The Immigration Department was yesterday ordered to pay HK$10,000 compensation to a serial overstayer for detaining him 10 days longer than he should have been.
The Court of Final Appeal unanimously ruled 10 days of Pakistani Ghulam Rbani's six-week detention was caused by a delay on the part of the department, constituting false imprisonment.
Mr Justice Roberto Ribeiro said that as personal freedom was a fundamental right, the director of immigration must handle such cases with reasonable diligence and expedition.
According to the judgment, Rbani was a serial overstayer who had been convicted of breaching conditions of stay four times since 1993. He had been sent back to Pakistan three times.
He was jailed for seven months when he was last convicted of overstaying in 2005.
When he was released from prison on August 23, 2005, after being held for about five months, he was immediately detained by the Immigration Department, while the department processed his removal to Pakistan, which he had requested in prison.
But he later changed his mind and for the first time raised his fear of torture in Pakistan. He filed a torture claim and objected to the removal order, which had been issued by the department on September 10, 2005. The removal order was revoked five days later and he was told the first possible date he could be released would be September 21.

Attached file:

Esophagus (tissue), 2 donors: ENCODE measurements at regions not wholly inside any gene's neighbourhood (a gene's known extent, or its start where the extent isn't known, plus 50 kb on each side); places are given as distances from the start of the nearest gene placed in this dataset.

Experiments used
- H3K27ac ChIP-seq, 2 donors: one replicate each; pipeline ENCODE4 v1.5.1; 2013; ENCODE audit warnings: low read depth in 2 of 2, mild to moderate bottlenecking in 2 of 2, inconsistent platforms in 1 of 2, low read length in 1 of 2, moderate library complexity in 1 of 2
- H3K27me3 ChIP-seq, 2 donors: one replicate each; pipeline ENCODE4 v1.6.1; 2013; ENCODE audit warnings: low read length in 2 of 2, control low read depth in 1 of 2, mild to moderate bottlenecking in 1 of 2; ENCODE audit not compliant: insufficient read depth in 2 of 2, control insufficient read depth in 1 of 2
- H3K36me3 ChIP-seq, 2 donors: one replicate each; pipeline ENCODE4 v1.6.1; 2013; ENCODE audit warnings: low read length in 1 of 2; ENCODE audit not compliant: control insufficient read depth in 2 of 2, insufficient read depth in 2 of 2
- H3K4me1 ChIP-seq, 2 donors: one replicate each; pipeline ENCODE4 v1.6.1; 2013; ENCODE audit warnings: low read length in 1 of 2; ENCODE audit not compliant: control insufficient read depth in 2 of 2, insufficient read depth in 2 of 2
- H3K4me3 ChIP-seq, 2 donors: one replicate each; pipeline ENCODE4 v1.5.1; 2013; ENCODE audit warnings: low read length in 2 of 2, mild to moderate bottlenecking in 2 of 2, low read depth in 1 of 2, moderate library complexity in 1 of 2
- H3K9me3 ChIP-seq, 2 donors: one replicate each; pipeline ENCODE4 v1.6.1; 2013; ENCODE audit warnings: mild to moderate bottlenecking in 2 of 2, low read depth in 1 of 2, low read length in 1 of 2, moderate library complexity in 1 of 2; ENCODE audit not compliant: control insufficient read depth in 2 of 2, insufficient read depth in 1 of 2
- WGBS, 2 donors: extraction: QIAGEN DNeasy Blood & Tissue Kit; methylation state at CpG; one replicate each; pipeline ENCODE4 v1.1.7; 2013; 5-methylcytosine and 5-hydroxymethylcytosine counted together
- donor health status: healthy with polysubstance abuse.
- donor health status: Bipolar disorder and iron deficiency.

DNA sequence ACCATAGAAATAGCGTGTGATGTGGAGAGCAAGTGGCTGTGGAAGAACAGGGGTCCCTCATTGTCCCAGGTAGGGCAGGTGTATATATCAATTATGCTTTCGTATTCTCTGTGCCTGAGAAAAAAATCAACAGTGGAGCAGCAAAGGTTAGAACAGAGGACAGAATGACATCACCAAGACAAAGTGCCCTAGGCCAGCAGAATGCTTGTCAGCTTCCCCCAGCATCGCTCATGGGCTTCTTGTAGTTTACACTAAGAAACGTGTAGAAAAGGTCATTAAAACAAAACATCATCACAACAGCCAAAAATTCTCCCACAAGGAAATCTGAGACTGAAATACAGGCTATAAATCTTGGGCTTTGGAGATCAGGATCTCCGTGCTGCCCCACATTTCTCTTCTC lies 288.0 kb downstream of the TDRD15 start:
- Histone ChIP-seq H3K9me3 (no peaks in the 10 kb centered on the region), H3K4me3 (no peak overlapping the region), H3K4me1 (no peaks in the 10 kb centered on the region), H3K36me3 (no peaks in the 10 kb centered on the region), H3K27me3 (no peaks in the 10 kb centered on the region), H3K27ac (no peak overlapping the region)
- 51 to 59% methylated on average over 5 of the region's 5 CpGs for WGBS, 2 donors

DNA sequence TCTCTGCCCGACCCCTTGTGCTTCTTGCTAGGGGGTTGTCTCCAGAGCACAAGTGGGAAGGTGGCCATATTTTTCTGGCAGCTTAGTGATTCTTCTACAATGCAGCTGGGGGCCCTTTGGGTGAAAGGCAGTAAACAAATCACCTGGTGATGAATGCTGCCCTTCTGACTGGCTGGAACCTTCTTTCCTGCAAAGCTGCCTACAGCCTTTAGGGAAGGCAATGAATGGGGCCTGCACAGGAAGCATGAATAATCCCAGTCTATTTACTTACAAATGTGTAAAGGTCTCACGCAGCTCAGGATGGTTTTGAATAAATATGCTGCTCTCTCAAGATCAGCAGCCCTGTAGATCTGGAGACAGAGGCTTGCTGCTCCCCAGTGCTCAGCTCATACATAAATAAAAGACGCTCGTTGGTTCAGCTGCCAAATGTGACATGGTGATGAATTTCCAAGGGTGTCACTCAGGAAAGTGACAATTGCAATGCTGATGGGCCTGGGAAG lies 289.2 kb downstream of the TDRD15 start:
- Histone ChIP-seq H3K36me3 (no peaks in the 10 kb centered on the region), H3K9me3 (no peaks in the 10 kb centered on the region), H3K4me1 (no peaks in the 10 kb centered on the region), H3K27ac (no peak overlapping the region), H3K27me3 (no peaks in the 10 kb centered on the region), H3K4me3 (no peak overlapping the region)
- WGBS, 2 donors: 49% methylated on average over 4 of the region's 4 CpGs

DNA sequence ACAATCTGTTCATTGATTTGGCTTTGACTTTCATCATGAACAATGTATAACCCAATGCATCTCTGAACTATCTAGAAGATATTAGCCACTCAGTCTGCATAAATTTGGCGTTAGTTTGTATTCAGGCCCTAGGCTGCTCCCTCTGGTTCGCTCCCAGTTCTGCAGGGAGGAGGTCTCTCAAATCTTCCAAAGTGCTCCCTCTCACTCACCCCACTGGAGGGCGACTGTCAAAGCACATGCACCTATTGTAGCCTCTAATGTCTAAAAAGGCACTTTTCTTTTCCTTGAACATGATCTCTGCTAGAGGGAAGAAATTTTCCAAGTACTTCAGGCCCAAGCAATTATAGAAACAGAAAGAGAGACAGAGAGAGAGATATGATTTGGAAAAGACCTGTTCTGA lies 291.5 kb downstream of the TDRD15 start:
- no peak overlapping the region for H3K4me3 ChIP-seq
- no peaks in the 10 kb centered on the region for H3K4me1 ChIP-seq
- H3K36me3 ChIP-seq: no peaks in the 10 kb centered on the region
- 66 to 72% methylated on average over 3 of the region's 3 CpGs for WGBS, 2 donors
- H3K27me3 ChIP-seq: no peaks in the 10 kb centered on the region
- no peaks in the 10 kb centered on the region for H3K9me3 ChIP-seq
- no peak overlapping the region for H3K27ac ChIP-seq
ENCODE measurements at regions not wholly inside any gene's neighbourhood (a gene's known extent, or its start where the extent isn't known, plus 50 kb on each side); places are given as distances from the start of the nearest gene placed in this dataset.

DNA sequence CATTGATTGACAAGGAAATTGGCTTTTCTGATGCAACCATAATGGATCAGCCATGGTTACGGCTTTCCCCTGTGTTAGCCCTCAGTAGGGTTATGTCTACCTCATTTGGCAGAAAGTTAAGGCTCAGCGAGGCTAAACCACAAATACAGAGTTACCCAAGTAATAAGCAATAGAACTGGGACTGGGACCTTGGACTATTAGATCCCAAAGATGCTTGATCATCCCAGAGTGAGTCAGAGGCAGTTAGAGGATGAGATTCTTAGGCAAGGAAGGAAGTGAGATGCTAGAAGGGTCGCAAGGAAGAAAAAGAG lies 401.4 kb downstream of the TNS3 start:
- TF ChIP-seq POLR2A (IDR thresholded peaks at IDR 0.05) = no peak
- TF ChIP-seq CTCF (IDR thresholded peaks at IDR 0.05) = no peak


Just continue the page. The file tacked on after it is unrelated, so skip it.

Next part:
However, he was not released on recognizance until October 7, about three weeks after the removal order was revoked.
The top court ruled that the detention until the removal order was revoked was justified - but part of the detention afterwards was the fault of the department.
According to the judgment, the department started assessment on Rbani's torture claim 13 days after it was first received and nine days after the file reached the removal section.
"There is no explanation as to why the assessment could not have taken place much sooner," Ribeiro wrote.
He also pointed out that there was delay in the department's communication with police on its view on Rbani's release; in asking him to nominate a guarantor for his release; and in finding an Urdu interpreter to explain to him the terms of his release.
"It has to be borne in mind that in such cases, while the file is being passed from one officer to another, the appellant is being held in detention, deprived of his personal freedom, recognised both at common law and under our constitutional guarantees as a fundamental right," Ribeiro wrote.
"It is incumbent on the director [of Immigration] to process the case with a sense of urgency and to come promptly to a decision whether detention should continue."